In this video, a missionary sister in the Holy Land talks about the challenges Christians who live there must face.

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Nuns and Sisters: To Inhabit the Habit, or Not?

The old-fashioned habit that was worn by women religious for several hundred years is a romantic garb.

It is, in its own way, more high fashion than anything coming out of Paris, Italy or New York today. It harkens back to the days when Europe was going through a prolonged cold streak, when buildings where the common folk lived went mostly unheated.The habit began as the fashion of the day and, as time moved onward and the fashions of the days changed, it became an icon of religious identity for the women who wore it and those who saw them.

The habit meant something rather grand, speaking as it did of the mysteries of the sealed-off world of the convent and lives lived according to vows of lifetime commitment to Christ and His Church. The habit, when worn by Ingrid Bergman or Audrey Hepburn, was not only living religious icon, and high fashion; it was high Hollywood, as well.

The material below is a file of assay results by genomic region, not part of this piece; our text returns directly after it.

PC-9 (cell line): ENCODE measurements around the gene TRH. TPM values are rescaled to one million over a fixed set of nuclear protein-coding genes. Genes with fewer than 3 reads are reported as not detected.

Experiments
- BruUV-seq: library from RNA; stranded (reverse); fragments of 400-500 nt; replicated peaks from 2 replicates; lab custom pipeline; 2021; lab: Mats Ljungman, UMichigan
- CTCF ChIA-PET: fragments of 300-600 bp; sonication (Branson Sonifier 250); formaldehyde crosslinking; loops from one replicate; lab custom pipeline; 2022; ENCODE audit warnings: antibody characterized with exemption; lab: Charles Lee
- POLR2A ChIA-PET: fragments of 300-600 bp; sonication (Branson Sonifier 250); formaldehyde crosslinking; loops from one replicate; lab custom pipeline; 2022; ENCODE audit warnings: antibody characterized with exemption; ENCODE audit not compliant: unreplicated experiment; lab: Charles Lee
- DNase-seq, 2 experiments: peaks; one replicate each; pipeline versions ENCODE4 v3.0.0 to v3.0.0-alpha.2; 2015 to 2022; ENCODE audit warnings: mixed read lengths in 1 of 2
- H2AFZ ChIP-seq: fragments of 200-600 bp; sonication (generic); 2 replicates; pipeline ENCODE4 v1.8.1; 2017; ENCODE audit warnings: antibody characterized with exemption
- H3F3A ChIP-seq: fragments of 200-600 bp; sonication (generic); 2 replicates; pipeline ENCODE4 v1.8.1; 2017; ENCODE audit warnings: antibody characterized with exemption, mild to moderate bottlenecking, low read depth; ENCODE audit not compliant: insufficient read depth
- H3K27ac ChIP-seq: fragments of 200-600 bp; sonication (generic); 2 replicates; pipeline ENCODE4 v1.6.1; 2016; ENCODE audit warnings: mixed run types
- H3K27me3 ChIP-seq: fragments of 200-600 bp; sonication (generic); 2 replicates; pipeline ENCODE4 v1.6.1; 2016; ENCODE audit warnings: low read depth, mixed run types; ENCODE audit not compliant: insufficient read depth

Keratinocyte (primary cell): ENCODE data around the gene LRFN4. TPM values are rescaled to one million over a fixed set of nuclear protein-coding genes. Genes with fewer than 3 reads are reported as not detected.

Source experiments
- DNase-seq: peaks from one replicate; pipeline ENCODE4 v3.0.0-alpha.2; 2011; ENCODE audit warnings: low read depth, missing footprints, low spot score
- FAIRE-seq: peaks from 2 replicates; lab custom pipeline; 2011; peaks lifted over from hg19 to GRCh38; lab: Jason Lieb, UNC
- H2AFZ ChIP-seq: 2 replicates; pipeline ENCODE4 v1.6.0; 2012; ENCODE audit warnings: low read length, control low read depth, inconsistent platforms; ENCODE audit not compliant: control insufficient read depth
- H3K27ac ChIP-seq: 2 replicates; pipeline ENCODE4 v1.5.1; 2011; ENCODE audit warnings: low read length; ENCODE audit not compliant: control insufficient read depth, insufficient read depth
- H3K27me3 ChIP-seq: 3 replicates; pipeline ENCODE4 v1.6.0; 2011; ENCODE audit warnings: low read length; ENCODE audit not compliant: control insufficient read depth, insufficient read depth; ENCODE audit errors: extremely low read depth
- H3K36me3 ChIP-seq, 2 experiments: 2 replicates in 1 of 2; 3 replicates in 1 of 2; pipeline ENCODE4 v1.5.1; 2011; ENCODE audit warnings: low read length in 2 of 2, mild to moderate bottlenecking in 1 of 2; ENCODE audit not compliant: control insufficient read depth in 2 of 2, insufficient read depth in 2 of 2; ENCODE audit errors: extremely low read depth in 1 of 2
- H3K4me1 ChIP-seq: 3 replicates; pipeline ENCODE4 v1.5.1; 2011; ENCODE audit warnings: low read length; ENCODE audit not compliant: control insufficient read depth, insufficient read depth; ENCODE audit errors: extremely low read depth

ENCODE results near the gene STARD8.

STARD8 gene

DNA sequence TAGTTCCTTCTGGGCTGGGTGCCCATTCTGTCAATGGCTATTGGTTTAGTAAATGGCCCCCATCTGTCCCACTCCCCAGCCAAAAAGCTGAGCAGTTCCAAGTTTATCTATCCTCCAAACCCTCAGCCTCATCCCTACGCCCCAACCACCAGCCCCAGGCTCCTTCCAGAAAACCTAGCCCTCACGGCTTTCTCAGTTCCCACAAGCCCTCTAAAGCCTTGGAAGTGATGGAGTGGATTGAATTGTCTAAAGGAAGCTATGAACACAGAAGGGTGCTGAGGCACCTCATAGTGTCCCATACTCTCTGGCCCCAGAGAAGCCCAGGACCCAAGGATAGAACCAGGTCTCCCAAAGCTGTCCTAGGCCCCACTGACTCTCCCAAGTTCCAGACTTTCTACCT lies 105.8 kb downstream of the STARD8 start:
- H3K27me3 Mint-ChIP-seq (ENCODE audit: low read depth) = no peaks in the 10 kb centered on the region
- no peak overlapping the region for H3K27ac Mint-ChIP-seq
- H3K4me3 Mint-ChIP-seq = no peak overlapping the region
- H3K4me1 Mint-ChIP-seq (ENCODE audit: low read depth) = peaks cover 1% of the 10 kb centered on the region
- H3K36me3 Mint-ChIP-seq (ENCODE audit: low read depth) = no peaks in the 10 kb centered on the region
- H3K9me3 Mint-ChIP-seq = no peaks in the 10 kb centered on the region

No wonder the laity longs to see its return and many young girls like to wear it. But given that it is bound to be a rather uncomfortable and hot dress for today’s climate and an altogether unwieldy one for much of today’s work, no wonder so many other nuns were only too happy to shed it.

Fifty years on in this experiment of habit-less nuns and sisters, the question remains: To inhabit the habit, or not? Should nuns and sisters wear this garb as it always has been, or should they wear a modified version of it, or, should they abandon it altogether?

I am not a nun or a sister. I don’t, as we say here in Oklahoma, have a dog in this fight.

What I want from sisters and nuns is the same thing I want from priests: Authenticity of purpose and fidelity to Jesus.

I do think that it serves an important purpose for God’s vowed ones to be identifiable in public. Priests wear the collar. But they don’t wear it on the basketball court or the swimming pool. They take it off to go out for dinner with their friends and family.

From what I’ve seen, sisters and nuns try to wear their habits at all times, even when they are engaged in physical enterprises which make it clumsy or even dangerous. I think that is kind of extreme.

Maybe the question should be more along the lines of what should nuns who are active in the world wear for a habit, rather than if they should dress like civilians. As I said, this isn’t my fight. The only reason I’m writing about it is because I see a crying need for sisters who will engage in ministries such as human trafficking, prostitution, and other crimes of violence against women.